Today’s photo is a mixed botanical of sorts, representing tropical colour explosion at its best. I took this photo on a street corner in the town of Soufriere, St. Lucia. I can spot roses and croton (big colourful hedges) in the background, but what stands out most are the two red clerodendron (aka Clerodendrum) flowers up front.
I first saw clerodendron in Barbados but had no idea what it was. The plant was taller than the house it flanked with massive blooms that managed to stand upright, even in the wind. Very impressive! My friend David says it is a “tough as nails” plant that can be difficult to transplant due to its tap root. But once established it will grow just about anywhere.
Last fall my friend Barry put me onto pots of green and purple ‘Holy’ basil (Ocimum tenuiflorum) for sale at a neighbourhood Indian food store. ‘Holy’ basil, also known as Tulsi, is a beautiful herb that brightens a dull spot in the garden. It’s a tough, woody plant with textured leaves that can take a lot of heat and a little bit of drought, but I don’t recommend it if you’re looking to grow a culinary basil. It has a very potent smell and flavour and is more commonly used as a medicinal remedy than a meal enhancer.
I intended to post about the plant here months back, but as sometimes happens, I neglected to get a good photo before the frost hit and to top it off I left the plant outside to die rather than overwintering it indoors. And even though I wasn’t going to tell this part of the story, now that I’ve exposed my neglect, I feel a guilt-ridden need to explain that the reason I didn’t bring it inside was because we were going away for a month and I didn’t want to overburden my friends with millions of plants to keep alive on top of the thousands I already have.
Passively allowing tender plants to die outdoors at the end of the season is a gardeners’ dirty little secret. Just about everyone does it, but few admit it. Many of us feel guilty about it, although in my case I suspect it has more to do with throwing away money than intentionally killing a plant.
But I digress. What I really intended to say was that as luck might have it, a month or so after the “killing frost”, I came upon the plant in this photo, growing on a farm in St. Lucia. It may not have been my plant, but I got the photo I had hoped for. And like most basil plants grown in a tropical climate, the thing was huge, much larger than any basil I could grow here in Toronto.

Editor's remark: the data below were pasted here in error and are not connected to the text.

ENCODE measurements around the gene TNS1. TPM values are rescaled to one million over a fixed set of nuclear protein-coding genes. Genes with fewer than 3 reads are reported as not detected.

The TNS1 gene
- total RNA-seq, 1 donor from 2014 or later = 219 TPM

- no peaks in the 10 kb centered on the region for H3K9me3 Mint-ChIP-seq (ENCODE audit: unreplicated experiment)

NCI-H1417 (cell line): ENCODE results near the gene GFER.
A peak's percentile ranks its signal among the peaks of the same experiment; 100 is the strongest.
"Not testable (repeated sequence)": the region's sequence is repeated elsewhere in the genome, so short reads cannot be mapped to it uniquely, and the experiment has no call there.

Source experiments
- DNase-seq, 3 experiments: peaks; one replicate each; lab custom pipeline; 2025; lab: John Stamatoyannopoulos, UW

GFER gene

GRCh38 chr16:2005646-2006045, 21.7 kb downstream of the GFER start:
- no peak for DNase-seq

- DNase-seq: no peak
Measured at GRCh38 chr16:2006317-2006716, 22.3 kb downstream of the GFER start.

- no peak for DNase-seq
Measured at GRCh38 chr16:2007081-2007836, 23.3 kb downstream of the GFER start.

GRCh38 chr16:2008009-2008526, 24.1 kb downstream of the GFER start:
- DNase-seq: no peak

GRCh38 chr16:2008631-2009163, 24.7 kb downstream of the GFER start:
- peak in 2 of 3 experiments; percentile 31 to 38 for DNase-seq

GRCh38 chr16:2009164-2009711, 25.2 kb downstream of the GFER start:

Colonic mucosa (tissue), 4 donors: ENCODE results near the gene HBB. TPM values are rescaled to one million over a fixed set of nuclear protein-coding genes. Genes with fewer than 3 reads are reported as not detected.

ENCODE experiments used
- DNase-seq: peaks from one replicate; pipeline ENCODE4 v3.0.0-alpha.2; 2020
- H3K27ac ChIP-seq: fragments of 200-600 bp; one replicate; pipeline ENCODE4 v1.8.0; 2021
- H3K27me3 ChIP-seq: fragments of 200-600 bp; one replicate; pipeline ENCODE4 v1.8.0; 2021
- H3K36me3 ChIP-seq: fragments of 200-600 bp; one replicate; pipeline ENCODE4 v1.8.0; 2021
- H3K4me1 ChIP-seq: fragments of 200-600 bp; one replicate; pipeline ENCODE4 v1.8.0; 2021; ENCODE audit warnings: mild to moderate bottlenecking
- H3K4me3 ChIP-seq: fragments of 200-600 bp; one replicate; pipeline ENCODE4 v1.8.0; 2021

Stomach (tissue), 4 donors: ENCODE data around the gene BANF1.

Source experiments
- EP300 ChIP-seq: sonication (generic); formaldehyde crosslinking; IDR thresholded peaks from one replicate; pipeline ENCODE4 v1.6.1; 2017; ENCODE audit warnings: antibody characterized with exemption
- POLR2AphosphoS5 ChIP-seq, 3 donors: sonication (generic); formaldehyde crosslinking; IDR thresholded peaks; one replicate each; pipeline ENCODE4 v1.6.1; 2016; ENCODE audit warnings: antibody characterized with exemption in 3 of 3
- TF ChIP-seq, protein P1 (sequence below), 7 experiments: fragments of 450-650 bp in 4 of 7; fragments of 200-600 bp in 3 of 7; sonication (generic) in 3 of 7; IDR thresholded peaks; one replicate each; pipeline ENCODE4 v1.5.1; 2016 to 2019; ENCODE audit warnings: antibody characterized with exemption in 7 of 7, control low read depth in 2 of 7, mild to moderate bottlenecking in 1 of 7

This morning, I set out to post a different photo until I was reminded that it is St. Patrick’s Day, a day I most often associate with clovers. Technically oxalis and clovers aren’t the same thing, but they are often mashed together around this particular holiday. In truth, I’m going through a rather rabid oxalophile phase (am I the first to coin this term?) and don’t really need an excuse to post a photo of anything oxalis, or clover for that matter.
I found this particular oxalis growing in an area of Dominica called Giraudel, right beneath the nipple fruit, in fact. The plant is used locally as an herbal tea for sore throats and has the local name ‘Malgoj.’* I saw it several times throughout the island, and later in St. Lucia as well.
This is what the leaves look like.
* Source: “Caribbean Wild Plants and Their Uses” by Penelope N. Honychurch.
I took this panoramic photo in Dominica as we were just beginning our descent down into the Valley of Desolation, the most incredible place I have ever been in my entire life. Worth all of the pain it brought my body.
Three hours into the hike and I was kicking myself for forgetting to bring death metal to play as our soundtrack.
It’s hard to tell by looking at this photo, but a great many of the plants here are bromeliads. I realize after the fact (with no chance to recheck) that what looks like grass covering the sides of the path might be some kind of grass-like bromeliad. I saw something similar in St. Lucia a few weeks later and it was identified as a bromeliad. All I know is that it was very useful as something to grab onto for leverage.
I took this photo in Dominica on an organic farm tour in an area called Bellvue Chopin. Our tour was with Roy Ormond. If you ever get a chance to do a tour I encourage you to seek him out specifically. The farm specializes in traditional herbal medicines and Mr. Ormond was very knowledgeable and generous in sharing that knowledge.
That morning, including these adorable little tortoises, was one of the highlights of my trip.